Writing Lessons From Episode 11

There are three writing lessons from Episode 11 that I want to share with you.

Setting Things Up Too Subtly?

This involves the Mike Petersen stinger.

At the end of Episode 10, Peterson is apparently blown up trying to rescue Coulson.  And Agent Hand seems to confirm this in the briefing at the start of the Episode.  Coulson also mentions it during his interrogation with Raina.

The interesting part is when Raina arrives half way through Coulson’s interrogation.  Po says:  “It’s about time you were here.”  Raina replies: “I was taking care of our other charge.”

And obviously she means Mike.

But when he sits up at the end of the episode it comes as a massive shock.  And I wonder if this was set up too subtly.  I know that I missed Raina’s dialogue the first time I watched the episode, it’s only when I watched the episode back in preparation for writing this article that I picked it up.

So I wonder if this foreshadowing was done too subtly.

Also tied in with this is Raina’s dialogue about how the machine worked on her.  Will that ever pay off? If the machine was used on her – presumably to discover deeply buried memories – what were they?

Using Foreshadowing In Episodic Work

Now part of the reason I’ve been doing this series is to see what I can learn and apply to my own ongoing series.  (Now my series is fiction rather than TV…but the principle remains the same).

And there’s a couple of interesting uses of foreshadowing going on.  In an earlier episode Ward and Coulson were talking about girlfriends and Coulson mentioned he used to date a Cello Player.  At the time that dialogue exchange was driven by Ward asking questions we assumed because of his clandestine relationship with May.

But that dialogue pays off in Episode 11.  Because Raina talks about the cello player and Raina’s understanding of this relationship that Coulson had is part of how she persuades him to voluntarily submit to Po’s machine to find out what happened in Tahiti.

And she says to Coulson something like: don’t you want to know what secrets Shield kept from you?

Now this is a great scene that pays off that line of dialogue.  But it doesn’t end there….I watched Episode 12 before I prepped this.  And in Episode 12, Coulson tells May he’s tired of secrets.  And it causes two revelations….we’ll deal with those in the next argument.

But it’s a really subtle use of foreshadowing that is cleverly set up and even more cleverly paid off.  And I’m not sure it would work quite so well in a longer work of fiction, or a non-episodic work.  But check it out; it’s an excellent piece of writing.

Characters Being ‘True’ To Themselves

Nothing bugs me more about a TV show or movie where one of the good guys gets involved in a scrape and suddenly revealing hitherto undiscovered fighting skills that get them out of said scrape.

So one of the things that’s great about the writing on S.H.I.E.L.D is the characters of the main team – and how although they are growing and learning, they don’t develop new skills.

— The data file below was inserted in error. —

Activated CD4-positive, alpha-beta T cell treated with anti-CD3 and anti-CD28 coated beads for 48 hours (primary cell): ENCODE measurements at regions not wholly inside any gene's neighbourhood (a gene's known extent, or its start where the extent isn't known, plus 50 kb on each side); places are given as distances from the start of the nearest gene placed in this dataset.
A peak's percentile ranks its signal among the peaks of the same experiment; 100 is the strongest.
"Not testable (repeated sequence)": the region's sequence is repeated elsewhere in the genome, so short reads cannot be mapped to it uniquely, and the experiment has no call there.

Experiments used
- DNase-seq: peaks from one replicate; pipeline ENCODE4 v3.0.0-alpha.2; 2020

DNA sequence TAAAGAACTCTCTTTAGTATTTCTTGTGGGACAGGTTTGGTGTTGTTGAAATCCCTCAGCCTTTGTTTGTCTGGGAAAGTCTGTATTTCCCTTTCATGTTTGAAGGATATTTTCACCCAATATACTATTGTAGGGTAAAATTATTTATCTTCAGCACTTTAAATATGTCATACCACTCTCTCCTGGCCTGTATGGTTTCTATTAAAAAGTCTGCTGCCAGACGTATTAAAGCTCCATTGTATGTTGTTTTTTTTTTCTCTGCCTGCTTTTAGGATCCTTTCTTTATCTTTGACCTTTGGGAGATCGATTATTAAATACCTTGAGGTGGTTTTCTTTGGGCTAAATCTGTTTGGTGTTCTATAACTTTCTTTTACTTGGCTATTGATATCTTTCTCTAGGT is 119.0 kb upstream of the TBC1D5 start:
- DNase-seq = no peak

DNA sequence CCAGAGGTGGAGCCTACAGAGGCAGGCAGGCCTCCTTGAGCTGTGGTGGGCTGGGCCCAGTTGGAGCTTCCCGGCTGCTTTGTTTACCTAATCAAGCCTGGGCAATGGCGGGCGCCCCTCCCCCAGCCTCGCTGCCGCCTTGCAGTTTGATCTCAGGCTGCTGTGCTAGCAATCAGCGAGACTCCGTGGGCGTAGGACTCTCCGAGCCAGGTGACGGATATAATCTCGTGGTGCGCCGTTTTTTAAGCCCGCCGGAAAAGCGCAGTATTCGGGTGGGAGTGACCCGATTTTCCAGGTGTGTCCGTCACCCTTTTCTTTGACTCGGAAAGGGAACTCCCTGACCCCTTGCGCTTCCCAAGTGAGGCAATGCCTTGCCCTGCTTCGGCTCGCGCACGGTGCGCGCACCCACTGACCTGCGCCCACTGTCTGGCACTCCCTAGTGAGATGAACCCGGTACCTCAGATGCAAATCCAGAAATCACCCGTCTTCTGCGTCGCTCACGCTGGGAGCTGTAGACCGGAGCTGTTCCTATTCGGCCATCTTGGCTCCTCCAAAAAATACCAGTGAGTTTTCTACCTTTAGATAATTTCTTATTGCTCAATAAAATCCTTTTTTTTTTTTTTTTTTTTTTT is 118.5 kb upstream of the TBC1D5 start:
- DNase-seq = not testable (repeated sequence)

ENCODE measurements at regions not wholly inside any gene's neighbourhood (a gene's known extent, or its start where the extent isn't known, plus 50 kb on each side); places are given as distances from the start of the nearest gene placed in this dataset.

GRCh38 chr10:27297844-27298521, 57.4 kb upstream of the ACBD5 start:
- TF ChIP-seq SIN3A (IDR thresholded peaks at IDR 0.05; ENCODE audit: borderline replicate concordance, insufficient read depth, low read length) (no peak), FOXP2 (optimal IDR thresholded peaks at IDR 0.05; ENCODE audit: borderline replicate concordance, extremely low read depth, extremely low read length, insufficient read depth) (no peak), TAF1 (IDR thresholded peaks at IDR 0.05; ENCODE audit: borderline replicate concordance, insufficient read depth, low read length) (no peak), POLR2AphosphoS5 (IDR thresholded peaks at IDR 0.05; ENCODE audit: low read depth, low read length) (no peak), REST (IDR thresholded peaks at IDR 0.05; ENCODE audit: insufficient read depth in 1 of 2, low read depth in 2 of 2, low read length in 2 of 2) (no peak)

This is shown all the way through this episode.  Right at the top of the show when the Team are helping capture the dealer in Chitari artefacts Van Chat, May and Ward go in fighting.  When Van Chat escapes, FitzSimmons deploy their flying robots.  When Van Chat escapes to a lift, Skye overrides the computer system of the building and sends him to the roof of the building where Agent Hand is waiting.

And this consistent characterisation is carried through to their dialogue as well as their actions. After watching 11 episodes we have a really good sense of who each character is and what they can do. And we are never ‘thrown out’ of the characterisations by anyone doing anything that is out of character.

From a writing perspective this is a great lesson because when you have set parameters like this up, you have to find ways to solve story problems that are in character.  So when Skye gets off the plane and has to try and track the Centipede money trail, she finds she can’t use a computer directly because of the security bracelet.

So she has to come up and execute a plan that involves her target typing on the computer.

Now they do this really, really well in Shield and if you watch the show carefully there are plenty of examples to learn from. There was one scene in this episode where they lost track of this and messed this up.

An Action Scene Too Far?

At the end of Episode 11 as the Shield team discover the location where Coulson is being kept, they have to deal with the surviving Centipede soldiers.  And Ward ends up fighting me.

And hello? In the episode were the Centipede soldiers broke Po out of jail they fought ordinary prison wardens….and their punches threw the wardens twenty feet across the room.  Plus they had increased speed.

Ward may be trained…but he can’t compete with a Centipede soldier.  The writers of the Episode got rid of one of the Centipede soldiers by having him run down…for me, they need to do something similar with the second soldier.


Episode 13 aired two nights ago in the US….I’ve downloaded that and decided NOT to watch it until I’ve done the writing lessons from Episode 12 article.  But I’ll try to get to that at the weekend.

If you’ve got any writing lessons – whether story oriented or otherwise – from this series, don’t hesitate to share by dropping a comment.

Links To Previous Articles

You can find Part 1 here:


And Part 2 is here:


And Part 3 is here:


And Part 4:


And Part 5:


And Part 6:


And Part 7:


And Part 8:


And Part 9:


And Part 10: